Butrflynet
 
  2  
Reply Mon 4 Aug, 2014 01:40 pm
@Butrflynet,
According to this 2012 news brief on the company's website, a consortium of companies has been working on this. Companies located in Kentucky, California and other locations


http://www.mappbio.com/ebola.html


Quote:
In addition, the production method used in this study offers the potential to make an economical and effective medical countermeasure, according to the authors. Initially developed as a monoclonal antibody cocktail in the mouse model, MB-003 was successfully humanized and then produced in the tobacco plant-based production system.

"We were pleased to see how well the humanized mAbs of MB-003 performed," said Larry Zeitlin, Ph.D., president of Mapp Biopharmaceutical and senior author on the study. "We also were pleasantly surprised by the superiority of the plant-derived mAbs compared to the same mAbs produced in traditional mammalian cell culture."

Further improvement in antibody efficacy was developed at Kentucky BioProcessing (KBP). Using a fully automated production system that operates in accordance with good manufacturing practices (GMP), antibody is produced in a tobacco plant system. This new development process significantly decreases the amount of time required for production, increases the quantity of antibody produced, and slashes the cost of manufacturing, according to Barry Bratcher, chief operating officer of KBP and co-author on the PNAS study.



More info about the companies here:

http://www.nbcnews.com/storyline/ebola-virus-outbreak/experimental-ebola-treatment-came-california-company-n172321

Quote:
ZMapp is a combination of two agents, made by Mapp with LeafBio in San Diego and Defyrus Inc. in Toronto. One of them, MB-003, provided 100 percent protection to monkeys when given right after exposure to Ebola virus, and even helped after symptoms developed.

The other is ZMAb, a combination drug that its developer says provided 100 percent survival in primates a day after exposure and 50 percent survival after two days.



Interesting that the tobacco plant has proved more successful in production than the usual human cellular processes. Tobacco companies will love that.
ossobuco
 
  2  
Reply Mon 4 Aug, 2014 02:13 pm
@Butrflynet,
Good to read these last two posts, Butryfly, thanks for the info.
0 Replies
 
Romeo Fabulini
 
  1  
Reply Mon 4 Aug, 2014 02:44 pm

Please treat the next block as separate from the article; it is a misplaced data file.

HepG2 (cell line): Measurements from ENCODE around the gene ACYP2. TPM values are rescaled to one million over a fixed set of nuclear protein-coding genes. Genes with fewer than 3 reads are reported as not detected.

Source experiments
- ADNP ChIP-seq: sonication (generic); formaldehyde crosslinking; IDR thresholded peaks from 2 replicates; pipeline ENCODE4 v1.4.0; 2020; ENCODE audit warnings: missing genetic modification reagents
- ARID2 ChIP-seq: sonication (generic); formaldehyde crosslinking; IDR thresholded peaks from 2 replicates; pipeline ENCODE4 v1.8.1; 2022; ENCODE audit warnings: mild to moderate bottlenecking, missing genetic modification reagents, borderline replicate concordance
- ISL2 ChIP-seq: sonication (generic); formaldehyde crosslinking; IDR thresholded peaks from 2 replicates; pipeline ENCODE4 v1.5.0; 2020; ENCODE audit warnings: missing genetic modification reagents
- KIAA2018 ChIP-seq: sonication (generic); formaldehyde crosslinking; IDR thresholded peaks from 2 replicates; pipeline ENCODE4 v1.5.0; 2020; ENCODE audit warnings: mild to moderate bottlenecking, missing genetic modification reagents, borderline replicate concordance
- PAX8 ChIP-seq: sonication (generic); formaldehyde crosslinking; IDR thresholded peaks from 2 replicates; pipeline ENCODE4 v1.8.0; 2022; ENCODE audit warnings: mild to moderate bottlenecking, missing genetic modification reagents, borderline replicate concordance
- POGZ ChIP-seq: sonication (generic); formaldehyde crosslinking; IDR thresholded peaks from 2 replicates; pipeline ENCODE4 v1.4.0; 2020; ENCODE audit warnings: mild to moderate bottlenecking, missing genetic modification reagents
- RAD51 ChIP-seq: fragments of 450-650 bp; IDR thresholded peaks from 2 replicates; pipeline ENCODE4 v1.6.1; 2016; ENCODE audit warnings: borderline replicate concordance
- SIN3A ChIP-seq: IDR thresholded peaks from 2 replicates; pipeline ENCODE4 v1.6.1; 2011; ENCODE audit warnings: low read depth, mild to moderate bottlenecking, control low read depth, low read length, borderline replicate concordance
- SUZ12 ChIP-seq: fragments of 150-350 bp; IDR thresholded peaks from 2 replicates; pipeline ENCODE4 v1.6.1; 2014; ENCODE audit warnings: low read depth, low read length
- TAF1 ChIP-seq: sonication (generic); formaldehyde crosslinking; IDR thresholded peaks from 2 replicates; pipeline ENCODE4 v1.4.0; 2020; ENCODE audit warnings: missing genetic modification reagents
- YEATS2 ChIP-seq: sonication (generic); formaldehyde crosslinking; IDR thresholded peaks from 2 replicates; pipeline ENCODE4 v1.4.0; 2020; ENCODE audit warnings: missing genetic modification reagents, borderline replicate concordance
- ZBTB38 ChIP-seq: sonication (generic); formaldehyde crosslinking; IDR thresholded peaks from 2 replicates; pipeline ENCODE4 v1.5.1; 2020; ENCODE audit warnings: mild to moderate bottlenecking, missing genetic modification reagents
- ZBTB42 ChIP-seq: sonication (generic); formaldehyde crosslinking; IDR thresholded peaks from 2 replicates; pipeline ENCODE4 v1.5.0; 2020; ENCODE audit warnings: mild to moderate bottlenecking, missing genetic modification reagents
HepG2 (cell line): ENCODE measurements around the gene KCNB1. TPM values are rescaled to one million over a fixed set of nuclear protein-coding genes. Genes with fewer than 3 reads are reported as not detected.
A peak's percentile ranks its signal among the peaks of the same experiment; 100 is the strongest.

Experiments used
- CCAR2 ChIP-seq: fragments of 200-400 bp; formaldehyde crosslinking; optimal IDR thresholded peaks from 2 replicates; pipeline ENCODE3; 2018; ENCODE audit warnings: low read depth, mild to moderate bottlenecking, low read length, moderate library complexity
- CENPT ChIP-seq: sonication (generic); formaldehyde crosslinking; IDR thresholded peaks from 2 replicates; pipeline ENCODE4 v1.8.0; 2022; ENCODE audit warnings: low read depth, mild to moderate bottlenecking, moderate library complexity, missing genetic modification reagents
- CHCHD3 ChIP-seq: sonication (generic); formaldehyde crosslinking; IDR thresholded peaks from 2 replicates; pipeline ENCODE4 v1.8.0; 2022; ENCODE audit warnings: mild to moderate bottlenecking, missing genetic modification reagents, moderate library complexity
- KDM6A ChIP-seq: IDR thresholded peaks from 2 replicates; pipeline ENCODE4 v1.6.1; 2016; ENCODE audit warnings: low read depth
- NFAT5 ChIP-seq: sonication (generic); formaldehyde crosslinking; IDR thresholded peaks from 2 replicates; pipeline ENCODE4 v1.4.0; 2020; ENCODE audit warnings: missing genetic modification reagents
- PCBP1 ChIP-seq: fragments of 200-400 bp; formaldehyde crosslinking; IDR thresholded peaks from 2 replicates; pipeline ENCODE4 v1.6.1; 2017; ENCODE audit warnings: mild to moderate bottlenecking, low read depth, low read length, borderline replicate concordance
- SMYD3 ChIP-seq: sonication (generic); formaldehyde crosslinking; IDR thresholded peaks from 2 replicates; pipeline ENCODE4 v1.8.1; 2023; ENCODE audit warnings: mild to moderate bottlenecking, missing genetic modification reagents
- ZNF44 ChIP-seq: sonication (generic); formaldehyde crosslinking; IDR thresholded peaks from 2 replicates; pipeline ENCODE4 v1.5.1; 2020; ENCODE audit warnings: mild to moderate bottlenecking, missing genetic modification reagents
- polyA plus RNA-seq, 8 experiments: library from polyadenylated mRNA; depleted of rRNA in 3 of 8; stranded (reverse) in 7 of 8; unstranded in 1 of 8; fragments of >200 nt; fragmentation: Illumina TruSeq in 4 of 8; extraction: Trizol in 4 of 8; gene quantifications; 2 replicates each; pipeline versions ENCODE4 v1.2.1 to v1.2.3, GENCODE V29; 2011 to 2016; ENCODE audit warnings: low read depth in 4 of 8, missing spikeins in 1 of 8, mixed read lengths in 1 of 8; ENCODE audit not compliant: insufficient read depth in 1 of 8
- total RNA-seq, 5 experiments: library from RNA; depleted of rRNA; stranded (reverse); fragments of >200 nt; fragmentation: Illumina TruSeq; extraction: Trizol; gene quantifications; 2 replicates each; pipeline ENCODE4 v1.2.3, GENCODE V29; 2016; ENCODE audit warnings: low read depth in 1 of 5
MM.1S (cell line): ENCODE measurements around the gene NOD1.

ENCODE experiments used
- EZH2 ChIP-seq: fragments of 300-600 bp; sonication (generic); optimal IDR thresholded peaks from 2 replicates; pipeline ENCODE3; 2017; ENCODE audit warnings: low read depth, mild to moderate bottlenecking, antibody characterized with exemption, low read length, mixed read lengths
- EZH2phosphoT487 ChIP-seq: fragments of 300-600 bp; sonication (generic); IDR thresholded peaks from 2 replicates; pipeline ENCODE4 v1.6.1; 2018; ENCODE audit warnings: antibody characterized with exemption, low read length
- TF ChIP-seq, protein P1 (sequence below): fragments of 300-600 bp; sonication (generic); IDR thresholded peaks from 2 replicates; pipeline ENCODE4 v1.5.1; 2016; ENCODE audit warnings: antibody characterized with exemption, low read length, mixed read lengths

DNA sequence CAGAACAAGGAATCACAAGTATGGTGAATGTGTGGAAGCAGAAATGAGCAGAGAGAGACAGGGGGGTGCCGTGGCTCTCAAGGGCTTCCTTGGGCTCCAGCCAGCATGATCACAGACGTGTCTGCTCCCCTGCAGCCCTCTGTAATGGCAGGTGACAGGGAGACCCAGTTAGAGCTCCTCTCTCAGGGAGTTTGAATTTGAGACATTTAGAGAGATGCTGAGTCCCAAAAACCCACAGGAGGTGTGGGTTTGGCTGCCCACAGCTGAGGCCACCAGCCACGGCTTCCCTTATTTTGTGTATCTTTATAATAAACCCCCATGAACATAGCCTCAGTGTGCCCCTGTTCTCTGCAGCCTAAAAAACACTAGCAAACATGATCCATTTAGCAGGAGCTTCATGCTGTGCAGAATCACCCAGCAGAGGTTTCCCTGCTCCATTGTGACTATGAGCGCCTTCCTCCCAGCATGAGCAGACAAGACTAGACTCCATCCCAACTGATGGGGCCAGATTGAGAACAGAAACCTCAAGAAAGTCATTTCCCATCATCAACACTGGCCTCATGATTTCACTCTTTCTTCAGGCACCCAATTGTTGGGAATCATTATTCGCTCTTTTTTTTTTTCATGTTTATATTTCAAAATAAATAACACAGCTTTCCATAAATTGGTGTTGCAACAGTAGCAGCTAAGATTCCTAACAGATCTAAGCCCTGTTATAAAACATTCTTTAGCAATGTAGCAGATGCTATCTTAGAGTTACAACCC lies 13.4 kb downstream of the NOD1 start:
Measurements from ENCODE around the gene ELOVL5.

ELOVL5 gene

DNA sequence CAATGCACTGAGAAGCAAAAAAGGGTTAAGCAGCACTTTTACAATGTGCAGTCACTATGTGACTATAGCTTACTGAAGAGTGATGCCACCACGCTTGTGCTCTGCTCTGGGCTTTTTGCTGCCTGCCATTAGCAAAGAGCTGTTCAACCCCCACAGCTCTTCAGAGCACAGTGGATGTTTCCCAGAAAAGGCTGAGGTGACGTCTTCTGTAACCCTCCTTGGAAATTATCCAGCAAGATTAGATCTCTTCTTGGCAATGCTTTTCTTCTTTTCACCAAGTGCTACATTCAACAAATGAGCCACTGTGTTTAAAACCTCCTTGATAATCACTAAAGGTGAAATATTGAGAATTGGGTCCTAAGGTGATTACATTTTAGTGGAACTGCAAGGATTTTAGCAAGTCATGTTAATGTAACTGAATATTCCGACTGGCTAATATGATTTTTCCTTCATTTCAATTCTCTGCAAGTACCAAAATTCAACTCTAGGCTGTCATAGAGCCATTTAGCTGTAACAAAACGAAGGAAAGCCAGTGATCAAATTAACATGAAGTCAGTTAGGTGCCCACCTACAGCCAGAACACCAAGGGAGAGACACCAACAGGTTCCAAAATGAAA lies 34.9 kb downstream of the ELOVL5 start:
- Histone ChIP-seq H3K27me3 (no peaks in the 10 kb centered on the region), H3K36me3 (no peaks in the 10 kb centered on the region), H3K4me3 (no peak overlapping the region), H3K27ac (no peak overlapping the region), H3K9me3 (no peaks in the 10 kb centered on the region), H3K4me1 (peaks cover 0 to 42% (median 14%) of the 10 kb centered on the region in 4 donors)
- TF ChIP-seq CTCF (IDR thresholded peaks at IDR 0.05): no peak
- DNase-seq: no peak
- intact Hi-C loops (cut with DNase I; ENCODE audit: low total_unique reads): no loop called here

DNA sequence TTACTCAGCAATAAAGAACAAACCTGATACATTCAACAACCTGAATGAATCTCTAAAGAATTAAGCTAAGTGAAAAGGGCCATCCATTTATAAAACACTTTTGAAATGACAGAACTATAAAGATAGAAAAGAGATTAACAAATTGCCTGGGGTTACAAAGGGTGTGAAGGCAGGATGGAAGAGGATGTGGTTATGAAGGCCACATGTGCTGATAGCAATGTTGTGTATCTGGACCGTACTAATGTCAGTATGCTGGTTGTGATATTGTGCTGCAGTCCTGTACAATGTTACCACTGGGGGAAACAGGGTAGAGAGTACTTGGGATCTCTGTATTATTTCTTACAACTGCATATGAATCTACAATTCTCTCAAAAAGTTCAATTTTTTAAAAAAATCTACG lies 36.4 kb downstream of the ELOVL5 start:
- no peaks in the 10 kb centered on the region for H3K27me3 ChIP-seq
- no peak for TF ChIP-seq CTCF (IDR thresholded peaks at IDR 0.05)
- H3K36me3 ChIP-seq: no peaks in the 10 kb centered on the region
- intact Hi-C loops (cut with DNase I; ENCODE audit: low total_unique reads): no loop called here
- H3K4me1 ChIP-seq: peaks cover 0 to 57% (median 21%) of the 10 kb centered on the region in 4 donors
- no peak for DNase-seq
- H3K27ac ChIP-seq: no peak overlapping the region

I'm not an expert on 'carriers' and 'incubation periods', but every time you board an airliner surely there's always the risk that you'll catch something that another passenger has got, even if they aren't showing any symptoms yet?
I mean, an airline cabin is a sealed metal tube where everybody's breathing each others air..
0 Replies
 
maxdancona
 
  1  
Reply Mon 4 Aug, 2014 02:50 pm
@roger,
Dozens of people die every year from champagne corks!!! Don't you care? Oh the humanity....

(Again, my point is the hyped up danger of very unlikely events... it is true that for Americans the risk of death by champagne cork is far higher than death by either ebola or super-volcano.)
0 Replies
 
maxdancona
 
  -3  
Reply Mon 4 Aug, 2014 02:51 pm
@farmerman,
No... my point is that the excessive hype over the caldera volcano is bullshit. I don't think I have modified this stance at all.

I am objecting to excessive hype and irrational fear.


Romeo Fabulini
 
  0  
Reply Mon 4 Aug, 2014 05:09 pm
The opening titles of 'Survivors' shows how plague can be quickly spread by air travel, in this case a butter-fingered scientist drops a bottle of germs then hops on a plane and accidentally infects passengers and it spreads like wildfire around the world and wipes out billions-

maxdancona
 
  -3  
Reply Mon 4 Aug, 2014 05:20 pm
@Romeo Fabulini,
Do you also know how easy it is for lab monkeys to learn how to talk and then take over the world? (Let's not talk about how easy it is for a Sumerian demon to wreak havoc in the form of a giant Marshmallow Man).
farmerman
 
  3  
Reply Mon 4 Aug, 2014 05:34 pm
@maxdancona,
Quote:
No... my point is that the excessive hype over the caldera volcano is bullshit. I don't think I have modified this stance at all.

I am objecting to excessive hype and irrational fear.

Im really not aware of any excessive hype on this one. There are 4 calderas in the US lower 48 that could be classified as "Supervolcanoes" , only one of which can be considered "dead"

I usually don't watch the TV "geospecials" on history or Discovery because they are more entertainment than science. But every thing Id seen on , say PBS or Nat Geo channel has been reasonable.



There are 4 calderas in the US lower 48 that could be classified as "Supervolcanoes" , only one of which can be considered "dead"